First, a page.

On Suits and Other Habits (Corporate Executives)
Todd, Tamsin, Queen's Quarterly
TAMSIN TODD has published short stories in several literary journals and contributes book reviews to The Washington Post Book World. She is currently working on a novel about musicians.
My father is an executive. He works for a multinational corporation, the kind with so many divisions and subdivisions and franchises and contracting units that if you marked them on a gigantic map of the world they would spread in pox-like clusters across all five continents. My father believes in his work. I have never heard him complain about it. He has worked for the same corporation for thirty years, passing from division to division like a man walking through an interminable train, never certain what kind of carriage lies beyond the next door. Thirty years: the span of a generation, the measure of youth.
YOU have seen my father, or men like him. On city sidewalks: at dawn, at noon, at dusk. On movie screens, among freeway traffic or in airport terminals, moving steadily along the conveyor belt, while the heroes and heroines, people with bright, dazzling faces, push past, knocking him flat with their long, grasping hands. He's the man with the thin, receding hair, cut short and combed flat against his scalp. It's mostly grey -- like lead, not silver -- and interspersed with a few stubbornly lingering strands of black. He wears wire-framed glasses with thick bifocal lenses, and he carries a sharp-cornered brown leather briefcase. His suits, made from hound's-tooth or pinstripe-patterned wool, look neither new nor old; they are unfrayed and unfashionable. He wears quiet ties and faintly spicy aftershave, brisk-smelling. His face rarely wrenches itself into expression.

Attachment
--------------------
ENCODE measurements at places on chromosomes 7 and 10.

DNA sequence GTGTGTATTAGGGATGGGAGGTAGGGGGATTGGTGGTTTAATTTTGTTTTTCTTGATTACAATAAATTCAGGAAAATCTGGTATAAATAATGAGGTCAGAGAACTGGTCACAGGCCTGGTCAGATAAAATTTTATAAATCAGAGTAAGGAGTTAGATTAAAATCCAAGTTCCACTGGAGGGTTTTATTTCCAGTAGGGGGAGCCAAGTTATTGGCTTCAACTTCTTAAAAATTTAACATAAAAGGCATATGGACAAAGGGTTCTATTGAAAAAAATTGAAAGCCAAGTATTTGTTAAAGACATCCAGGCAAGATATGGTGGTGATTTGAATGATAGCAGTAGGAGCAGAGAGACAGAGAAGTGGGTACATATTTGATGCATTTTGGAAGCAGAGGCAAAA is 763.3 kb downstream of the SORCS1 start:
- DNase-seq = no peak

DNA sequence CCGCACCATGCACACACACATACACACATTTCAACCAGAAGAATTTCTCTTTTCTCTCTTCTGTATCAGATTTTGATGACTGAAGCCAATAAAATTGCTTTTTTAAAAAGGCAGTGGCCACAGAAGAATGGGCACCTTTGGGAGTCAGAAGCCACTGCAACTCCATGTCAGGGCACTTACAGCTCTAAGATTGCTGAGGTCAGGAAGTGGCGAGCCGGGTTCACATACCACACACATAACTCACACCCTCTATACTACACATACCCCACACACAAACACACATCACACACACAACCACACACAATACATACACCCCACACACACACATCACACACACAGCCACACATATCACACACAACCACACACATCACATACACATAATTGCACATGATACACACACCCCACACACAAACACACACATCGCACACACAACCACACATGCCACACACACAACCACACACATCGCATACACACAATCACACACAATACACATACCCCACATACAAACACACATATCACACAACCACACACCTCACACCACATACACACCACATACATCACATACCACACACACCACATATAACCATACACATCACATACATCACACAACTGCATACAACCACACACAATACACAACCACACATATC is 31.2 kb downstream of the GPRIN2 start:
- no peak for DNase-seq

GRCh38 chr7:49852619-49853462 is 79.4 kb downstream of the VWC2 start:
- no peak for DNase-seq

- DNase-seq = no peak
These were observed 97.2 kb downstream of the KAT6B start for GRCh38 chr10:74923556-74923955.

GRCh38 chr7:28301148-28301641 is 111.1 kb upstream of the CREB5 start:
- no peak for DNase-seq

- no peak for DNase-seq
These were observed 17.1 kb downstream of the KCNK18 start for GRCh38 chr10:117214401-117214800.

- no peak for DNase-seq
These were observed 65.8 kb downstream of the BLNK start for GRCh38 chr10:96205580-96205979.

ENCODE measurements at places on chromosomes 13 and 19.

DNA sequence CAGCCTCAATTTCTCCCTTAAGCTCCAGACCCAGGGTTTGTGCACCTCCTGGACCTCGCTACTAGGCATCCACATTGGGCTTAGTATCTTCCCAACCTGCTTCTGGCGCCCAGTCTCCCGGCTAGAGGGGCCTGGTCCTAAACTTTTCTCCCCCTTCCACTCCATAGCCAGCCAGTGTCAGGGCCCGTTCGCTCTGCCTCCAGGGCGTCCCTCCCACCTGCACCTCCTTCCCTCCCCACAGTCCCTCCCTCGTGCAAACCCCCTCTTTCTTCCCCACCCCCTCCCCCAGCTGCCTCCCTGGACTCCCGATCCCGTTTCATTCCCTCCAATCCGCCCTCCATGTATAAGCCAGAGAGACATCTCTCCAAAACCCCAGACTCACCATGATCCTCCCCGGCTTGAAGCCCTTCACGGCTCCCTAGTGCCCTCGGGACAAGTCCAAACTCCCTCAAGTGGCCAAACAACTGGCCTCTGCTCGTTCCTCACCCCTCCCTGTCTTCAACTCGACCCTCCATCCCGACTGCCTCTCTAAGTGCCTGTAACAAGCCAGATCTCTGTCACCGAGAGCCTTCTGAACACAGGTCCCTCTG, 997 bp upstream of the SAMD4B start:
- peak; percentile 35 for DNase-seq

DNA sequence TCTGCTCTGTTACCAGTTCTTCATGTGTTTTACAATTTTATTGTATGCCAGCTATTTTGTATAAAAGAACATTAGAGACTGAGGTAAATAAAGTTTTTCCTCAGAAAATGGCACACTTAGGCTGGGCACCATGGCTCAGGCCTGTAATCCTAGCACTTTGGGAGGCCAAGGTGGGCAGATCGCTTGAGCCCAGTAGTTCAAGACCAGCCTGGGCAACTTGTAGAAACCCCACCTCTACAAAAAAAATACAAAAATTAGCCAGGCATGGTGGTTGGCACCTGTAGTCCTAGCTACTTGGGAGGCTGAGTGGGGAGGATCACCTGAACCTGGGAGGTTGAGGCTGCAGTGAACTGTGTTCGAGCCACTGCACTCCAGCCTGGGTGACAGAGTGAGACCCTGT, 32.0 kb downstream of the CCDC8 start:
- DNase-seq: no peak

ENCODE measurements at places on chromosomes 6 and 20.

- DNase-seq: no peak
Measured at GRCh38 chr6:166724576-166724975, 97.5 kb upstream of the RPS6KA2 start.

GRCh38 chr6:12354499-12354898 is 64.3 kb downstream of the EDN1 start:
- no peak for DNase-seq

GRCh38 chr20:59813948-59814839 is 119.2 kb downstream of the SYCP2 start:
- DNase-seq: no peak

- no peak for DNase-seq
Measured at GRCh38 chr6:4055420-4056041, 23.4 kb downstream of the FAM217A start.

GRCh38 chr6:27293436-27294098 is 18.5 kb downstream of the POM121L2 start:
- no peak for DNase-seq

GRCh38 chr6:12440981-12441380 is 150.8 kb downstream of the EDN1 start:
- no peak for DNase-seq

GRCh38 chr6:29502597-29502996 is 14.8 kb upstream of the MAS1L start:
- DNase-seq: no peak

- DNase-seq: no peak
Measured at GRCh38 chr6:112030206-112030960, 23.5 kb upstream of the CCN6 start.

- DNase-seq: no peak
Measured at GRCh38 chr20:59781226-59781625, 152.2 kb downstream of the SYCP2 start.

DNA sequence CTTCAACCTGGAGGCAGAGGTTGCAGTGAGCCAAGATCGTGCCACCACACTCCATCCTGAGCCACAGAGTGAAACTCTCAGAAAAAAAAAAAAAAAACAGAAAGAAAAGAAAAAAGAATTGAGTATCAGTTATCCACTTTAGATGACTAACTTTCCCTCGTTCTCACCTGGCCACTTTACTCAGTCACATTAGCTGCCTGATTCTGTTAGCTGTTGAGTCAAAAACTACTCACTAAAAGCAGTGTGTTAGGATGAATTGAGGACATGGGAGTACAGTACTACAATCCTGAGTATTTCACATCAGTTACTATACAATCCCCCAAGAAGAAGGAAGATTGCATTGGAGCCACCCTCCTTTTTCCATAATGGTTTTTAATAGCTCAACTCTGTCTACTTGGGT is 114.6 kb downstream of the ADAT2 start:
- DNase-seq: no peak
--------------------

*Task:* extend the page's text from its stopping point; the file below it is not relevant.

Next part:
There are other things I could tell you about my father, more interesting things. I could tell you about his pale-eyed family, the restless generations of outlaws and artists and priests. I could tell you about his sense of humour, which pops and sputters like a fire-cracker lit in a bed of dried-out leaves. I could tell you about his lawn, which he hates, but tends to anyway with a penitential diligence, his eyes wet and swollen as he shudders across it on his tractor, cutting circles that spiral dizzily inwards. But I understand these things. I understand them as I understand most things about my father: instinctively. You are like your father, my mother is always telling me, you have the same personality, reticent. It is true: we are alike. We have the same light green eyes with dark circles underneath, giving our faces a hollow, tired look. We are reserved. We hate to ask shop-clerks for assistance, to complain when a restaurant's meat is overcooked or the wine overaged and turned to vinegar. We don't like to create scenes, rupture forms.
MY father's weekdays begin privately. He rises alone in the pre-dawn gloom, after the stars have set and before the sky has lightened. Outside, a quilt of suburban land-plots spreads north and south, east and west, smooth and very still. Now and then comes the thin, slicey sound of a distant jet rising, or the mournful groan of a train horn. Newsy voices chirp from the bedside radio while in the bathroom the shower softly spits.
His suit waits on the suit-press, where he hung it before going to bed the previous evening. The press is waist-high, with an orange button that lights up when the press is hot. My father's pants are always immaculately creased in the front and back; his jacket-flaps are never wrinkled. On a short shelf on top of the press are keys, a wallet, and a pile of loose change. He removed these items from his pockets when he took off yesterday's suit. As soon as he is dressed, he will repocket them. I don't recall him ever losing his keys.
On the floor in front of the press are his shoes, black lace-ups with wooden shoe-trees inside. Nearby, on his dresser, is a pair of cuff-links, gold-inlaid onyx, which will cinch the cuffs of the pale, hand-stitched French and Italian shirts my mother buys. …